How to know if you have cabin fever?

Last Updated on August 22, 2020 by Megan

What is cabin fever?


Cabin Fever is explained as a series of symptoms and emotions people experience when they have been confined to their homes for an extended amount of time. This is caused by a variety of circumstances including social distancing for pandemics like Coronavirus (COVID-19).


How do I know if I have cabin fever?


Some of the symptoms of cabin fever included:

  • negative emotions
  • feeling isolated and lonely
  • restlessness
  • a decrease in activity or motivation
  • constant sadness or even depression
  • zero tolerance, lack of patience
  • feeling lethargic
  • difficulty in concentration
  • hopelessness
  • distrusting people
  • sleep patterns interupted

What can I do to help me cope with cabin fever?


Cabin Fever is not recognized as a psychological condition. There is no standard procedure in treating Cabin Fever, even though mental illness professionals do recognize that the symptoms are real.

Use coping mechanisms that have worked best for you based on your own personal experience.

Try to find meaningful ways to stay occupied during the day that engages your brain and helps alleviate the stress and irritability that cabin fever gives you.

Some ideas are:

Listen to music that you did while you were young. Songs that you enjoyed while still in grade school and high school remind you of a time where you lived care free and without the stress of being an adult. This helps boost your mood.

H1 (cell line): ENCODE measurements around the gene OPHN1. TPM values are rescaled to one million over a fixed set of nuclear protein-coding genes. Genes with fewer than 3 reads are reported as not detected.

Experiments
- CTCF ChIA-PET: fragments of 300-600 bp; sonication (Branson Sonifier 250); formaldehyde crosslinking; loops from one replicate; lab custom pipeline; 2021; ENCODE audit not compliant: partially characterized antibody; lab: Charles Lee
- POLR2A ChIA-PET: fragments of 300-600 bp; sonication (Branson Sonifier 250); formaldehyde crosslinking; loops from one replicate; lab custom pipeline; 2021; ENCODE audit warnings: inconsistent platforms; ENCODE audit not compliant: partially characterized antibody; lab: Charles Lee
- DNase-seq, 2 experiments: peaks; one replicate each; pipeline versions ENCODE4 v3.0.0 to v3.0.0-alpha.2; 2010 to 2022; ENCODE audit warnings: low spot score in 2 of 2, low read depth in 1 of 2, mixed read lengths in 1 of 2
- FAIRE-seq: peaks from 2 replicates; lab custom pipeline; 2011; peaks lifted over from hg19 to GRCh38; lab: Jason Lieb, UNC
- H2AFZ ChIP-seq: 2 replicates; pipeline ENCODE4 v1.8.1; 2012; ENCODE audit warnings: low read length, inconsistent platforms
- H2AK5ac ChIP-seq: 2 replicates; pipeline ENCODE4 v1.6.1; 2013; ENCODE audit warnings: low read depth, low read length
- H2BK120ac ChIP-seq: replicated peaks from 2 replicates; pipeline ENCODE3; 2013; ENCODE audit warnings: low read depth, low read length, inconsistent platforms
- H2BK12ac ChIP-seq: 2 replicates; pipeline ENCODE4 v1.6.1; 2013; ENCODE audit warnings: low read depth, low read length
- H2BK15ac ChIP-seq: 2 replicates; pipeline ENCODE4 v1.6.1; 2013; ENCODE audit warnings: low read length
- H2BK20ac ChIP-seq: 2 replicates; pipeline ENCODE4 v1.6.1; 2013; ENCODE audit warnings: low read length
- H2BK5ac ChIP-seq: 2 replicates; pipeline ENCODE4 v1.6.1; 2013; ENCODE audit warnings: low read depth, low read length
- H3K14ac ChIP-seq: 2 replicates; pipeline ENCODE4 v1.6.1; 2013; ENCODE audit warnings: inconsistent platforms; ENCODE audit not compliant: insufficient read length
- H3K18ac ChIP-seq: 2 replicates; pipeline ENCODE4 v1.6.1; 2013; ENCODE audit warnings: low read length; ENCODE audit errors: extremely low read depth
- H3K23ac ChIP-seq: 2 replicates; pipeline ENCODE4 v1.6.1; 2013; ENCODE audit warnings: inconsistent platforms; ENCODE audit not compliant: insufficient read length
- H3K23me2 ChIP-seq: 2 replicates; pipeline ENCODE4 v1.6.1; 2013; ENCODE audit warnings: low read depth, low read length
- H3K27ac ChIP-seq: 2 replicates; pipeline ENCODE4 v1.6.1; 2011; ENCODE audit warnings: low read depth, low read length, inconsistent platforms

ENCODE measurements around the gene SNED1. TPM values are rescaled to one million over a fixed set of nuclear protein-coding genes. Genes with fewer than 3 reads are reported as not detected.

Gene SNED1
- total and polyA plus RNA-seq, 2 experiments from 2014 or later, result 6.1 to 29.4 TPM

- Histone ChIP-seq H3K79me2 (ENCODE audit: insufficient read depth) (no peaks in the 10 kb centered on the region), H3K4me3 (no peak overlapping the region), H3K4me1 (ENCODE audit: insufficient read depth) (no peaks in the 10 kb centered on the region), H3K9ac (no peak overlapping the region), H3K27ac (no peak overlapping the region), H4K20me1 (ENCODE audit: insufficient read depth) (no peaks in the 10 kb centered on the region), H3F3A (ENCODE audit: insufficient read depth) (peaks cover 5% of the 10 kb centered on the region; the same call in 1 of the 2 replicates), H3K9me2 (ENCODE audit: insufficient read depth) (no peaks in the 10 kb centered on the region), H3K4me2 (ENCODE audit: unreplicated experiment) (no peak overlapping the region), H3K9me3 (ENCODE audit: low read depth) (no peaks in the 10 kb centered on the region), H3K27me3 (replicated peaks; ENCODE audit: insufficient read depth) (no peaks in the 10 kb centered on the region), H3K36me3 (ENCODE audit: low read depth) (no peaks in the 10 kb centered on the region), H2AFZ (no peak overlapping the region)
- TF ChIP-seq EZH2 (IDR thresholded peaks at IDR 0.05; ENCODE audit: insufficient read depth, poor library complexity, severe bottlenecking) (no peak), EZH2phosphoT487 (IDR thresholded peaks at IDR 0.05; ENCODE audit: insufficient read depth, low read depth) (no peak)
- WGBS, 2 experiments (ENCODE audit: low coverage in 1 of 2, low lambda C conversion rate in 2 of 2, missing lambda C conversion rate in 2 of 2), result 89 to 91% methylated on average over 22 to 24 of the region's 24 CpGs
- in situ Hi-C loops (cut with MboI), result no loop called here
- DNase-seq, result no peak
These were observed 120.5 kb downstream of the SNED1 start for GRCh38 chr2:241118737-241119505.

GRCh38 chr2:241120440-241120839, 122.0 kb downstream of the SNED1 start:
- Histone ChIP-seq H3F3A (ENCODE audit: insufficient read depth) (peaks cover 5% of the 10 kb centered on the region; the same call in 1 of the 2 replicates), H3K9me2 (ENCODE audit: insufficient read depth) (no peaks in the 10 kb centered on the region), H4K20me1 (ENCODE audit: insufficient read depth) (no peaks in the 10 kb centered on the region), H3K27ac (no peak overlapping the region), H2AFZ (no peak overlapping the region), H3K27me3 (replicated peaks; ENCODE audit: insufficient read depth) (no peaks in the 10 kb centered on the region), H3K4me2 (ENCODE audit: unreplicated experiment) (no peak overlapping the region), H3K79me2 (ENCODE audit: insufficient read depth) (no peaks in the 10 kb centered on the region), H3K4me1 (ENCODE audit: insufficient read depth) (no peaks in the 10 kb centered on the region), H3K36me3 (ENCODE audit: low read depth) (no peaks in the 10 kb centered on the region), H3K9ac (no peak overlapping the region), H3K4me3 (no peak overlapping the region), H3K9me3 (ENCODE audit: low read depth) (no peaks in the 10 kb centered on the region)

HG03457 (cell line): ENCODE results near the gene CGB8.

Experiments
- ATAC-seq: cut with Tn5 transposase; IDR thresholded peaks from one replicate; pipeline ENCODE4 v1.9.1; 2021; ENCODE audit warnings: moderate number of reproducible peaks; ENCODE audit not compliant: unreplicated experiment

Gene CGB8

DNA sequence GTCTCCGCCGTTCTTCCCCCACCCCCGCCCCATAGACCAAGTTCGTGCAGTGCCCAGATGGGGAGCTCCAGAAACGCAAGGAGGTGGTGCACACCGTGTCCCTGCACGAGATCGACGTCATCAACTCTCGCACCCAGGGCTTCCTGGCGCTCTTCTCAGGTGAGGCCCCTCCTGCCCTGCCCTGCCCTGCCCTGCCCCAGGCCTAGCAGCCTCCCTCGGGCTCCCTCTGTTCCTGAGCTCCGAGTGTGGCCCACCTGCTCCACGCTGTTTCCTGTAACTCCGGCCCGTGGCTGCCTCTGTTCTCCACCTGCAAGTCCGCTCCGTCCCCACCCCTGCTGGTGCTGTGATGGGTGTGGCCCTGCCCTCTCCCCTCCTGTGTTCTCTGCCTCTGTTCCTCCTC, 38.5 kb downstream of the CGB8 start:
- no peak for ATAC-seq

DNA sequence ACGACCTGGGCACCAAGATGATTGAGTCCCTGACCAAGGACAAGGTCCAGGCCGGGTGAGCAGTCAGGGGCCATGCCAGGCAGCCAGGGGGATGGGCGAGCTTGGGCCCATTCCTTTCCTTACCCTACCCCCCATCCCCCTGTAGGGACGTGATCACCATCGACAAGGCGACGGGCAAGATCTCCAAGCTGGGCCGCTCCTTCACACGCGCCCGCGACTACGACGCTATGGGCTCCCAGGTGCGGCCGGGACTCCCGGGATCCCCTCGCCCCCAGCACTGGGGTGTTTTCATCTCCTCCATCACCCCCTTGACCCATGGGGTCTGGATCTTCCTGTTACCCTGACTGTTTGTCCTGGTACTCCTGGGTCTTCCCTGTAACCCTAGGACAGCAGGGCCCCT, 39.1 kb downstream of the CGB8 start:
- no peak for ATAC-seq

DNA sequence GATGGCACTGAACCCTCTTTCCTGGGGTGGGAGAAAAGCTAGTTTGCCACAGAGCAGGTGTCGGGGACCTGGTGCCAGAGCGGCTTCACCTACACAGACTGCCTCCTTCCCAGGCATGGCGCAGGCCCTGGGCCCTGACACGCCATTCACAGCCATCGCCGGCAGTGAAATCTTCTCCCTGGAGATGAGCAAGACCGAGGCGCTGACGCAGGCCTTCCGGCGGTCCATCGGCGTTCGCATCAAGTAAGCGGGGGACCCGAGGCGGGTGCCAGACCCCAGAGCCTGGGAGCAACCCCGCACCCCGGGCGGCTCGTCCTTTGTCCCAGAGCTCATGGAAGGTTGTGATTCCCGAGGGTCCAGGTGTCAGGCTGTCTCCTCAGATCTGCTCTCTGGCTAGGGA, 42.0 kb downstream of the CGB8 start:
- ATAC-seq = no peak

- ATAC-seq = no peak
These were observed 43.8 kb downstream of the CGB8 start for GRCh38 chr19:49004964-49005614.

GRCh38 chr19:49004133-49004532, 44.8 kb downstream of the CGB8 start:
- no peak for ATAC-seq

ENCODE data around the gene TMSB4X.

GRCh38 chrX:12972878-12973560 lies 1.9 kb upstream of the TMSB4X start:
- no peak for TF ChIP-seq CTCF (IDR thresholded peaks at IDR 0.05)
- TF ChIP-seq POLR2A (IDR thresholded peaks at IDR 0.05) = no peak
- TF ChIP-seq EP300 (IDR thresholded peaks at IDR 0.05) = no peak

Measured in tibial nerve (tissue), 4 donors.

Dance to this music, pick up your pet and just dance. They will think you are crazy but just holding your animal helps reduce the anxiety and stress.

Try to get outside and explore parts of your immediate world that you have never been to because "you have never had the time". My husband and I just took a five mile walk through the woods in the back of our subdivision where we have lived in for over 17 years. We saw a part of our world that we have never had the time to explore before, and it was remarkable.

Getting outside also increases your vitamin D levels. When your skin is exposed to the sunlight, it makes vitamin D from cholesterol. The sun's ultraviolet B (UVB) rays hit cholesterol in the skin cells thus providing the energy for vitamin D synthesis to occur. To maintain healthy levels, try to get between 10 - 30 minutes of sunlight in the middle of the day each day.

Vitamin D reduces anxiety and depression, it plays an important role in mood and warding off depression. In one study, researchers found that people with depression that received vitamin D supplements noticed an improvement in their symptoms.

Being stuck indoors reduces your ability to receive the sun's natural healing effects of vitamin D. Symptoms of low vitamin D or "Vitamin D Deficiency" are similar to the symptoms of cabin fever, such as tiredness and a general sense of not feeling well.

If you cannot get outdoors each day, there are foods that you can eat that will help increase your vitamin D naturally. Foods that contain vitamin D are: egg yolk, sardines, herring and salmon, canned tuna and mushrooms.

It can be hard to get enough vitamin D each day, so taking supplements can help.